4) Sensor Stabilization.  The 5-Axis IBIS (In-Body-Image-Stabilization) really works. The A7Rii built-in stabilization works seamlessly with built-in lens stabilization.  I just returned from 8 days in the Caribbean, and found that I no longer need a tripod in 80% of my work, since the IBIS allows “tripod sharpness” (I loathe the overused phrase ‘tack sharp’).  Tripods kill creatively; further, tripods signal ‘professional’ to many people, who will then try to throw you out of a location.  The A7rii allows me to be stealthy.

 

Captured in the Virgin Islands using a Sony A7Rii and Zeiss 16-35mm. 16mm, f/10 ISO250, 1/250s, Polarizer. The sensor stabilization allows consistent tripod sharpness handheld.

Captured in the Virgin Islands using a Sony A7Rii and Zeiss 16-35mm at 16mm, f/10 ISO250, 1/250s, Polarizer. The sensor stabilization allows CONSISTENT tripod level sharpness handheld.  It’s also far more effective with wide angles then lens IS.  Shooting handheld especially allows much more creativity with super-wides, something I never enjoyed with film.  Further, with tripods, people assume you’re a professional, and attempt to throw you out public places.  I enjoyed being stealthy during my photo adventure.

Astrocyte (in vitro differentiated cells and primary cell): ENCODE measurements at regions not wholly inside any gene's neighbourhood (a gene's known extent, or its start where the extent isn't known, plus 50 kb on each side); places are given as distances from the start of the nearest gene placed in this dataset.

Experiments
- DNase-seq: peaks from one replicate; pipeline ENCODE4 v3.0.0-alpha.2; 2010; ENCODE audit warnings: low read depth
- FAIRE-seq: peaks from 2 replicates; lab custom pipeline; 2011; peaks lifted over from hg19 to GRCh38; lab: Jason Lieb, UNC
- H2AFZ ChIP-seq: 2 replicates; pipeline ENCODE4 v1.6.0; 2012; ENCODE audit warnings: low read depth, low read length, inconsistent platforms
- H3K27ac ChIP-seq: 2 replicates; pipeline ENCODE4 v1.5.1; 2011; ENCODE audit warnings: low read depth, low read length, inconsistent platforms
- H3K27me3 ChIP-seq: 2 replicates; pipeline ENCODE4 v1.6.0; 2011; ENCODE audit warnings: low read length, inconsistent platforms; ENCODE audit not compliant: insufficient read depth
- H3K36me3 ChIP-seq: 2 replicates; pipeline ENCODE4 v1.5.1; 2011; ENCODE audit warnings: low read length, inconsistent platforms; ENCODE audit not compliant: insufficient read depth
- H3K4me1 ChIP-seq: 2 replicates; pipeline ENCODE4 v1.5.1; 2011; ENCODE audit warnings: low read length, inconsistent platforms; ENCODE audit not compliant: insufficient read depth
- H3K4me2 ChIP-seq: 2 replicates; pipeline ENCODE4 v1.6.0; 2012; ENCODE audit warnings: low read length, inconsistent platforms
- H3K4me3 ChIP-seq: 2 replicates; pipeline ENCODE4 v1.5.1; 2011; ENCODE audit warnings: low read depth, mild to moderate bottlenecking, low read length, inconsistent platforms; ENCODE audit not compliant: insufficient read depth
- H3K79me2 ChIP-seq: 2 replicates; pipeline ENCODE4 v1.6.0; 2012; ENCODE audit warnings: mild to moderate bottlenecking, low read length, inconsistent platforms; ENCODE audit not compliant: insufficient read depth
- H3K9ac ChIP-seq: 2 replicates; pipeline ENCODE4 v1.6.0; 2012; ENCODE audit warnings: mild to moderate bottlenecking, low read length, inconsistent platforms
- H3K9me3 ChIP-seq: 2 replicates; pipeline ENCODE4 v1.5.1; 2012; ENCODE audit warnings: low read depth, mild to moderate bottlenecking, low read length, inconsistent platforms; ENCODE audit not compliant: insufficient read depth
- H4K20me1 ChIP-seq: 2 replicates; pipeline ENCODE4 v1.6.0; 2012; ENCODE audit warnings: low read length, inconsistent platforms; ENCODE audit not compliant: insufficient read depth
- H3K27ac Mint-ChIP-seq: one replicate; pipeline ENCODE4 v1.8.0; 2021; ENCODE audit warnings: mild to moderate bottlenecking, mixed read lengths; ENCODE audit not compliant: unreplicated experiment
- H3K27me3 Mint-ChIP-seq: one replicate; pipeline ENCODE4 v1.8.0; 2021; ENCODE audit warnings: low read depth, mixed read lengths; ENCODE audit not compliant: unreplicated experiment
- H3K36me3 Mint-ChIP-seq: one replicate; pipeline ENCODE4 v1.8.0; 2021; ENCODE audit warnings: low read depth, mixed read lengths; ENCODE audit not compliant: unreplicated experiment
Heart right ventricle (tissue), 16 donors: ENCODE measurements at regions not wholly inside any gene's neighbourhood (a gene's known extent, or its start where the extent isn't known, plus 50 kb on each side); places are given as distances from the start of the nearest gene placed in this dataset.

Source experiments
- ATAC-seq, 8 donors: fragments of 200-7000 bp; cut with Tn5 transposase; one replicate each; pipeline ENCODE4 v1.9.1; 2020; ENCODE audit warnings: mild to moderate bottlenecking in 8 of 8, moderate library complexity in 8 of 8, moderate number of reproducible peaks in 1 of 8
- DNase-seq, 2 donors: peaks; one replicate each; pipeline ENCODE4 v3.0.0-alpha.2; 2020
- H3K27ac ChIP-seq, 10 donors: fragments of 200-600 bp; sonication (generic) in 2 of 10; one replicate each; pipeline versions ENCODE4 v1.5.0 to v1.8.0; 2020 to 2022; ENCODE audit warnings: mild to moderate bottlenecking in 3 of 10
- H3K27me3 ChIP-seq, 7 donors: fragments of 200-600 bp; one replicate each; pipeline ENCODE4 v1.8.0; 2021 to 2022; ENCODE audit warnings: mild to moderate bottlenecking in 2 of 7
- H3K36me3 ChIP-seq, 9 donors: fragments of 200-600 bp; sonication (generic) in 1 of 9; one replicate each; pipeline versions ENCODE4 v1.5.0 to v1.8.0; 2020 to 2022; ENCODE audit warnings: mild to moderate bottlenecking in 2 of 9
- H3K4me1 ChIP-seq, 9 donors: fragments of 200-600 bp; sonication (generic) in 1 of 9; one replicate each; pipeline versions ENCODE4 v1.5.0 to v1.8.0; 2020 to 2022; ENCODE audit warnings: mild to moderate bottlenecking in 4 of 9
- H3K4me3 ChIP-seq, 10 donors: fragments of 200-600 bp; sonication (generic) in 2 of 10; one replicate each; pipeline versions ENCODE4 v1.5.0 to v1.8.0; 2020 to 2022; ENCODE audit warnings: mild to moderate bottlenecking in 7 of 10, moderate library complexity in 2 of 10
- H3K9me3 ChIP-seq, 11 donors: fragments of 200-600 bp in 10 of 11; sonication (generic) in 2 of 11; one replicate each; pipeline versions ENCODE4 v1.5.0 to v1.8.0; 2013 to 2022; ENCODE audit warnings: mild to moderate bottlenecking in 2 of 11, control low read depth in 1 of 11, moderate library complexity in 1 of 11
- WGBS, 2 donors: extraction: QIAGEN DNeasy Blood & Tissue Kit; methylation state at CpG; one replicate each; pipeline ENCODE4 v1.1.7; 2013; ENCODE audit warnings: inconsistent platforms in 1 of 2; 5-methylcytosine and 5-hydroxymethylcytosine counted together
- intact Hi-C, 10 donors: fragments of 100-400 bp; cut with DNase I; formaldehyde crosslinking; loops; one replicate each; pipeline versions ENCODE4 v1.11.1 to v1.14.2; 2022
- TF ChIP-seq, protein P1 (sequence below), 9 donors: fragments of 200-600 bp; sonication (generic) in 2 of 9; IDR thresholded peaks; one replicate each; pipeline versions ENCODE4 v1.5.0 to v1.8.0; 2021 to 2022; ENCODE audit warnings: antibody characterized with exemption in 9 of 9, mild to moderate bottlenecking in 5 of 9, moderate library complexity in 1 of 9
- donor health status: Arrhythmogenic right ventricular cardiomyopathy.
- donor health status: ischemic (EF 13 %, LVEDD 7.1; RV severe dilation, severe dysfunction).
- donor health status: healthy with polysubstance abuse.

5) Silent and Softer Shutter.  Soft shutter finally gets rid of camera shake on long lenses. I repurchased the 70-200 f/4, which works worlds better than on the mk1. Silent shutter allows hand held exposures that are super slow. E-front curtain shutter has a nice quick chirp sound, vs the old clunky a7r that drove me nuts.

6) Customization and Controls.  Lots more settings and customization. I spent a good 4 hours customizing each switch. Then, I programmed the 1 and 2 dial for switching between tripod exposures and hand held. Lots more bracketing options. Bulb mode works better with wireless remote.  You can disable the video button.  The list goes on and on.

7) Focus is Accurate and Fast.  Focusing is great. Really great, even in low light with the f/4 lenses. My intention is to only use native sony lenses. The real focusing system works much better for closeups with wide angles, and other situations where the a7r struggled.  Further, the A7Rii, as others have confirmed online, may be the first camera ever to get focusing right almost 100% of the time.